Lets Have a Global Prison Reform Programme from the UN

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Next week the UN General Assembly will spend a day considering what can be done to strengthen the rule of law across the globe. The agenda will be self evidently high level, looking no doubt at matters such as how to combat impunity at an international level and the importance of transitional justice in post conflict countries.

Member states will probably be encouraged to improve access to justice for the poor, to ensure that courts operate independently of the government and take steps to curb corrupt practices among law enforcement agencies.  Giving proper attention to such weighty subjects may leave little time to consider prison reform.  But there are strong reasons to hope that addressing the situation of the nine million plus people behind bars is more than a footnote to the GA’s deliberations.

In the last week alone there have been reports of detention conditions in Chad tantamount to a death sentence, grotesque torture in Georgia’s prisons, and the buying and selling of room space in Indonesian jails.  Riots, hunger strikes and deadly fires are all too frequent with overcrowding and a pitifully low quality of life the norm for prisoners in many high income countries let alone poorer ones.

Why does all this matter? As the new British Justice Minister has said prison is not meant to be a place that people enjoy being in. Opinion polls in many countries suggest that majorities want governments to take a harder line on crime.

Prison reform is important for two reasons. Pragmatically since almost all prisoners will sooner or later return to live in society it’s in no ones interest for them to return further alienated and embittered. Inspectors last year found that the UK’s largest young offender prison   introduced some young people to gangs and a violent culture which they had not previously experienced.  But prison reform is important in principle too. Treating all people with dignity and respect is a cornerstone of civilised values. If exceptions are made, peaceful and ordered societies become harder to create with conflict, crime and violence more likely outcomes.It is ghastly paradox that places designed to enforce the rule of law are in large parts of the world themselves lawless.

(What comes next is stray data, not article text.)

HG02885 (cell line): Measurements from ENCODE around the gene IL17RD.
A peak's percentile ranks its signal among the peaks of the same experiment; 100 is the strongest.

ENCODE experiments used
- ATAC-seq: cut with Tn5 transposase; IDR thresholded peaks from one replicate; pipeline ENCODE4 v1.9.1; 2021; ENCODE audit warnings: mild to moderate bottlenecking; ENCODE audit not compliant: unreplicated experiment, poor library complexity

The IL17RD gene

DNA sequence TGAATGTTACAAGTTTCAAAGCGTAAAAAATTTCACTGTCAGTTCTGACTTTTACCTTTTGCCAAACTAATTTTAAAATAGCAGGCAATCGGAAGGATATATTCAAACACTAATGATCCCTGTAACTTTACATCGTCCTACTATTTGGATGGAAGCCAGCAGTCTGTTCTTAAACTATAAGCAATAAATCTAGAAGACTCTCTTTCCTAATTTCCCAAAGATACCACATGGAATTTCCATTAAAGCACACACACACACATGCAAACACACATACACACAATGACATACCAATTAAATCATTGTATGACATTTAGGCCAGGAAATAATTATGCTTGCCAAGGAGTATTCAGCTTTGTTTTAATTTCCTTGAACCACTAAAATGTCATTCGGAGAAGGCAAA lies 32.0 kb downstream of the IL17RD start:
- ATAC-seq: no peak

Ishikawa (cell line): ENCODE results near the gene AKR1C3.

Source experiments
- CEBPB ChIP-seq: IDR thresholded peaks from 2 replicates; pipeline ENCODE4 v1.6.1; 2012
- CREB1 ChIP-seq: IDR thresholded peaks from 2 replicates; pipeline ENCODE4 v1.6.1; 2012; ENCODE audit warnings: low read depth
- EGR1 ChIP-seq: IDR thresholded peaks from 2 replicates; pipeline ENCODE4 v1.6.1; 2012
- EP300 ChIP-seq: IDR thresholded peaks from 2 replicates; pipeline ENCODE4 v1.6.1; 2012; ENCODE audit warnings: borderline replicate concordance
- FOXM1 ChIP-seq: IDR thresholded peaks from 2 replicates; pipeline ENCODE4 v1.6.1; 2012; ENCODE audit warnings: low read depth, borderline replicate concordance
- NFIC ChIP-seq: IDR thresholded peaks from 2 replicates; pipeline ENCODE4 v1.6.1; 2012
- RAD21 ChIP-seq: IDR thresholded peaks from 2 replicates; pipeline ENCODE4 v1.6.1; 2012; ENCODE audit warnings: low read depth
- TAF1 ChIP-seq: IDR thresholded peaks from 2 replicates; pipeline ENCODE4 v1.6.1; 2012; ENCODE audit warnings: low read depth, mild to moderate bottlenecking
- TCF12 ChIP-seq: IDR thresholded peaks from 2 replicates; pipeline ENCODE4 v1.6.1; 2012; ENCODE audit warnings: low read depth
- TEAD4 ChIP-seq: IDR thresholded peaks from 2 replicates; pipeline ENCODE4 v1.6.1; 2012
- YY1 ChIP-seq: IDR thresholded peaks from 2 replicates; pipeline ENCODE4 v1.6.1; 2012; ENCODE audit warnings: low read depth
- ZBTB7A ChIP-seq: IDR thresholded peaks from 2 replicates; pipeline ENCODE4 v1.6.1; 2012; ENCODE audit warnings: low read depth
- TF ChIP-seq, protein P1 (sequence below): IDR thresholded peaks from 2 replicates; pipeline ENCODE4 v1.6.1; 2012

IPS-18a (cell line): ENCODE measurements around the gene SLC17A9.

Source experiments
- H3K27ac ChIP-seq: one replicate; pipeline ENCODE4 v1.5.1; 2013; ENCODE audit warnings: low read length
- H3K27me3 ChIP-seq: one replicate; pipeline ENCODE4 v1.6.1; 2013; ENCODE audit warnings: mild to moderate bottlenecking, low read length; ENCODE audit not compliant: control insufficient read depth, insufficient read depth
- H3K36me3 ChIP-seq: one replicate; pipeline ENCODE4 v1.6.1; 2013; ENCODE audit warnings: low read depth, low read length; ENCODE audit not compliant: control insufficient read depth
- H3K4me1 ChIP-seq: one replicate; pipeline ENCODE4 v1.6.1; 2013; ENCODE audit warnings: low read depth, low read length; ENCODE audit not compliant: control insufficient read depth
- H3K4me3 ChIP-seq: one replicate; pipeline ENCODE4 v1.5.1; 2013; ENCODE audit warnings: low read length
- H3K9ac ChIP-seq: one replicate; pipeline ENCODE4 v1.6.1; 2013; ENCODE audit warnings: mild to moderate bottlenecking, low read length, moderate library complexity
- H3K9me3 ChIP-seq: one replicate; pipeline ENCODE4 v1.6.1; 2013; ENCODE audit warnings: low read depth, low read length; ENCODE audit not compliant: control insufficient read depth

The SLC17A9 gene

So what should the UN do?   One possibility would be to create a Global Prison Reform Programme to assist the development of humane and effective penal policies and practices.  The Programme might aim for the kind of outcomes expected from Norway’s assistance to prison systems in Eastern Europe. To overcome challenges connected to growing prison populations and prison overcrowding; an increased application of alternatives to prison; a greater focus on vulnerable groups in prison and improved competences of both inmates and prison staff. Funds and technical assistance could be provided so that more of the excellent work undertaken by UN bodies to identify and collate good practices can be implemented in the field.

The torture in Georgia is a sobering reminder that countries with large levels of aid and assistance do not always get round to effective prison reform. But the outraged response from the public, that they will not tolerate such abuse is heartening. Let us hope that the General assembly have heard that and are prepared to act at a global level.




  1. Martin Wright  March 11, 2013

    The starting point needs to be a re-think of what prison is for, indeed what the criminal justice system is for. Surely it is to persuade people to behave better, and to enable them to do so. The third element, of which we have become increasingly aware in recent years, is to make things better for victims. So the next question is, Is prison the most effective way of doing this? Even more fundamental, Is the use of threats the most effective way? So we need programmes which show offenders that they can behave better and get more out of life that way; and show governments that they get more out of people by turning them into citizens who contribute to society. If people ask ‘How does that punish people?’, punishment for its own sake is not the answer. We should talk about ‘consequences’ instead. The answer is firstly that taking part in the programmes takes away some of their time, and secondly that the right sort of consequence is the pain people feel because they know that they have harmed someone else. Fear of pain inflicted on themselves is the wrong sort of consequence. Do we really want a society based on fear? Awareness of victims (including meeting them in appropriate cases) leads them to feel that ‘right kind of pain’, and motivates them to take part in the programmes. Prisons would then be only for people who present a serious risk of serious re-offending, and for those who refuse to co-operate with the programmes. The programmes themselves should also be available in prisons. All of this puts some responsibility on ‘us’, the rest of society, to provide the programmes – and to look at the pressures towards crime and try to eliminate them. In all of this we should not forget the ‘crimes of the powerful: not only the big corporations which damage people’s lives in order to make money (which is exactly what robbers do) but the individual human beings who run those corporations should be held to account in similar ways..
    How do we make this happen? By publicizing programmes which operate successfully on these principles, by showing that they are less costly, and by persuading the public to accept them.

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